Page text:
Whenever there is a public emergency or a natural disaster, health centers generally become a nerve center of activity. However, when disaster is pending, health centers should take measures to ensure that they can provide the necessary assistance and resources to the area’s most vulnerable populations, including the LGBT community (LGBT Health Education. org). Specific issues health centers should be concerned about include: higher rates of homelessness, particularly for LGBT youth, making them difficult to locate in an emergency situation; LGBT seniors often live alone and don’t have children, making access to them and ensuring that they receive the right safety information in an emergency far more difficult; LGBT relationships aren’t recognized everywhere, complicating healthcare and first response issues; those in the transgender community are often placed in a different shelter from the gender which they identify; and some in the LGBT community may find it hard to trust first responders and medical professionals due to discrimination in the past. Bathrooms can be a problem for the transgendered as well. If and when possible, centers should provide gender neutral restrooms in order to save the LGBT population from embarrassment. Those in the community should also be prepared to stand up and advocate for themselves and one another in times of disaster and crisis.
With the help of LGBT community leaders, advocacy groups and others in the community, health centers should develop proper policies and procedures to deal with these distinct LGBT issues.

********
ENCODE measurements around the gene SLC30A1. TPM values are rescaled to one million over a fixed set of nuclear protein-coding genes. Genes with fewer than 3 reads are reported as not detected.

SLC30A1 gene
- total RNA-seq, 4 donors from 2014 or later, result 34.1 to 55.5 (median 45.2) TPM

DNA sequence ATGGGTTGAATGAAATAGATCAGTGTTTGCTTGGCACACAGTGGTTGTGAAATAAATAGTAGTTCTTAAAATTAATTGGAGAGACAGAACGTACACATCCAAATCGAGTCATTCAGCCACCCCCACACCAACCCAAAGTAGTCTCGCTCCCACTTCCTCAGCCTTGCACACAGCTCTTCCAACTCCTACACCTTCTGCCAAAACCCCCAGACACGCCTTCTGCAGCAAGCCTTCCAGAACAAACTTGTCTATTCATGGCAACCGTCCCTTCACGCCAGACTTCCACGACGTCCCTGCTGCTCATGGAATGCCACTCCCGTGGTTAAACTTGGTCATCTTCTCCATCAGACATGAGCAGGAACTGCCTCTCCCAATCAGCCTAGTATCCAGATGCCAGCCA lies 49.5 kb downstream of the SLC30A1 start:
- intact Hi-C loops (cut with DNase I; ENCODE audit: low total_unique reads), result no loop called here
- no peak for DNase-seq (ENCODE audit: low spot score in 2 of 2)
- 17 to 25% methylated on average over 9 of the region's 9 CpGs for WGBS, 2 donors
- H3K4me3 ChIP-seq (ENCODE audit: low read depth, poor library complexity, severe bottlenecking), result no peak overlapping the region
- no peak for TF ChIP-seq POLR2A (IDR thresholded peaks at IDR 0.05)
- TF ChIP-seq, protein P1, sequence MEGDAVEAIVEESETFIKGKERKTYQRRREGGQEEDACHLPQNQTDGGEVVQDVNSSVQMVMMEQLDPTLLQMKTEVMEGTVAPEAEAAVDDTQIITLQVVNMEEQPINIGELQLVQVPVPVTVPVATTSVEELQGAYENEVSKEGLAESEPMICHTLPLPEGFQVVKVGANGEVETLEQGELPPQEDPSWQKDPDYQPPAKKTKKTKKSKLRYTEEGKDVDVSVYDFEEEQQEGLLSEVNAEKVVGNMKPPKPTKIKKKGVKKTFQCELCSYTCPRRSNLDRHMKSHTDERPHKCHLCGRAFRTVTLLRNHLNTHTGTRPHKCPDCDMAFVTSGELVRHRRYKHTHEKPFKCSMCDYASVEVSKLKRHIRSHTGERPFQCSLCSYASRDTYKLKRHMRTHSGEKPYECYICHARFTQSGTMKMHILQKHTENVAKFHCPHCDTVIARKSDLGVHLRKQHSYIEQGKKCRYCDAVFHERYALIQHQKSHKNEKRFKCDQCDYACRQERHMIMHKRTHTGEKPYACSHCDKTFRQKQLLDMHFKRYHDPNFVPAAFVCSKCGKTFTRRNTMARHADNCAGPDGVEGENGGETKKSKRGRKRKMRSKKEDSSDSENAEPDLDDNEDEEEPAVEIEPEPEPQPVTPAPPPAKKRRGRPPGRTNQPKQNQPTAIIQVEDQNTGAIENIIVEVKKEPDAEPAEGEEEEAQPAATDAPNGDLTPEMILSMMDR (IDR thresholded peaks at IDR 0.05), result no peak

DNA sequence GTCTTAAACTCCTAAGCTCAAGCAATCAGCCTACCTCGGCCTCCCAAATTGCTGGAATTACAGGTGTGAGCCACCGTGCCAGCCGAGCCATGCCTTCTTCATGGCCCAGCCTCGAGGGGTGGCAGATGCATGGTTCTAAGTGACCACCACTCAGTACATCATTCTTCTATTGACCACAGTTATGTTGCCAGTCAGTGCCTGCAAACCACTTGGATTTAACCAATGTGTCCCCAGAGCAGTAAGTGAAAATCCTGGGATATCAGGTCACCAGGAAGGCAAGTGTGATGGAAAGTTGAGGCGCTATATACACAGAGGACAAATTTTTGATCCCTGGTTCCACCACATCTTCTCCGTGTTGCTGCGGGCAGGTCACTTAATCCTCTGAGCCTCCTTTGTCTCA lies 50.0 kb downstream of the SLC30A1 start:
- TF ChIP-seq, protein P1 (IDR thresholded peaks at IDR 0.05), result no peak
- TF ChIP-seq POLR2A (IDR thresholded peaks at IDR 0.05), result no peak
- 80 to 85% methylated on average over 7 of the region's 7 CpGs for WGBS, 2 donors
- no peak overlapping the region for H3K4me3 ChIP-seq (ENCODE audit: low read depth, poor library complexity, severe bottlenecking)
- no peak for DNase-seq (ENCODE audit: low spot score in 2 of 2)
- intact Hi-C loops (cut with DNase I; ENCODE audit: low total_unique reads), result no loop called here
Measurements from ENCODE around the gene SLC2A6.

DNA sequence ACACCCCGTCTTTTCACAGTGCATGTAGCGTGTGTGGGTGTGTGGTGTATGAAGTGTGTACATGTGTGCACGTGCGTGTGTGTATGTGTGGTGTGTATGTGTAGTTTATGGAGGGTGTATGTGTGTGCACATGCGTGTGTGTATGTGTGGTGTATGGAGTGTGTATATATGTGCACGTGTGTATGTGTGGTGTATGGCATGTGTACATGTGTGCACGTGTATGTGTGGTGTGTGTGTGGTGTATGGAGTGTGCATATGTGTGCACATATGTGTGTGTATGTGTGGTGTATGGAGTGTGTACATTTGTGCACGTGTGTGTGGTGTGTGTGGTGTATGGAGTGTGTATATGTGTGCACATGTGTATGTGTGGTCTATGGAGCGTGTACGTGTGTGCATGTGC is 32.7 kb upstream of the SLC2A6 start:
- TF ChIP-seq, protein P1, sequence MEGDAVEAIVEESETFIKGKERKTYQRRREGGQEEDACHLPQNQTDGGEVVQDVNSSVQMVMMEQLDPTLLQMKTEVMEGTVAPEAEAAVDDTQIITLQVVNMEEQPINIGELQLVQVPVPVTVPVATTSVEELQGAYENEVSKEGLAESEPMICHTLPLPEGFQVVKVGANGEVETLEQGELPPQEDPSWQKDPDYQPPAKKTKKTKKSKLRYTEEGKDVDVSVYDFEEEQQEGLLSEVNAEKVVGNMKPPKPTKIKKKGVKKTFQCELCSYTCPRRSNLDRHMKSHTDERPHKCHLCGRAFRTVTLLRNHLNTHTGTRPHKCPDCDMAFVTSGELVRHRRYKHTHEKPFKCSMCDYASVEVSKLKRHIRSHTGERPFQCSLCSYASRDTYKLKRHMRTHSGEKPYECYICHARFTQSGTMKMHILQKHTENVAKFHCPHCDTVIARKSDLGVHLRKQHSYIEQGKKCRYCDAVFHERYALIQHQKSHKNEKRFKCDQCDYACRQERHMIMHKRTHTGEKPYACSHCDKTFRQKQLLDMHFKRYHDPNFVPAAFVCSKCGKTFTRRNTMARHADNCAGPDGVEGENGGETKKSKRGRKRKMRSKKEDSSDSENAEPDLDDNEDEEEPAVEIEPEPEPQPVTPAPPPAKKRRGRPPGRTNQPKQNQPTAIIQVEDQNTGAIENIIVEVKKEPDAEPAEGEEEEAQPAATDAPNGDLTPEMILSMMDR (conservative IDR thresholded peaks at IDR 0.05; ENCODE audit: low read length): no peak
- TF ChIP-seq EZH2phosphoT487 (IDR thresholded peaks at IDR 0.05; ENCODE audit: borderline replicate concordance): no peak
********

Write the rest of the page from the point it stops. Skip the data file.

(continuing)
The staff at these medical centers should also be trained in LGBT-specific issues. Staff should be made to recognize couples without asking for documentation of their relationship status. Staff should be trained to recognize and use the preferred gender identity and name of a person who is transgender. Working with transgender people and same sex families to make their trauma and transition as smooth as possible should be a training topic for staff as well when managing an emergency situation. Everyone working for the health care center should know the policies, procedures and best practices when dealing with the LGBT community in times of crisis. Those who are on HIV antiviral medications who have been cut off from their treatments during an emergency should have enough medication to last throughout the interim period. Emergency healthcare support and services should also be set up and policies and procedures for dealing with discriminatory acts, violence and other hate crimes against those in the LGBT community. In emergency situations it is generally the most vulnerable that are hurt the most.
Having the front line, vis-à-vis the healthcare community, on top of things will help protect the LGBT community and make sure they survive and do well during natural disasters and other emergencies.
Dr. M. Mirza, LGBT Health Wellness – May. 2014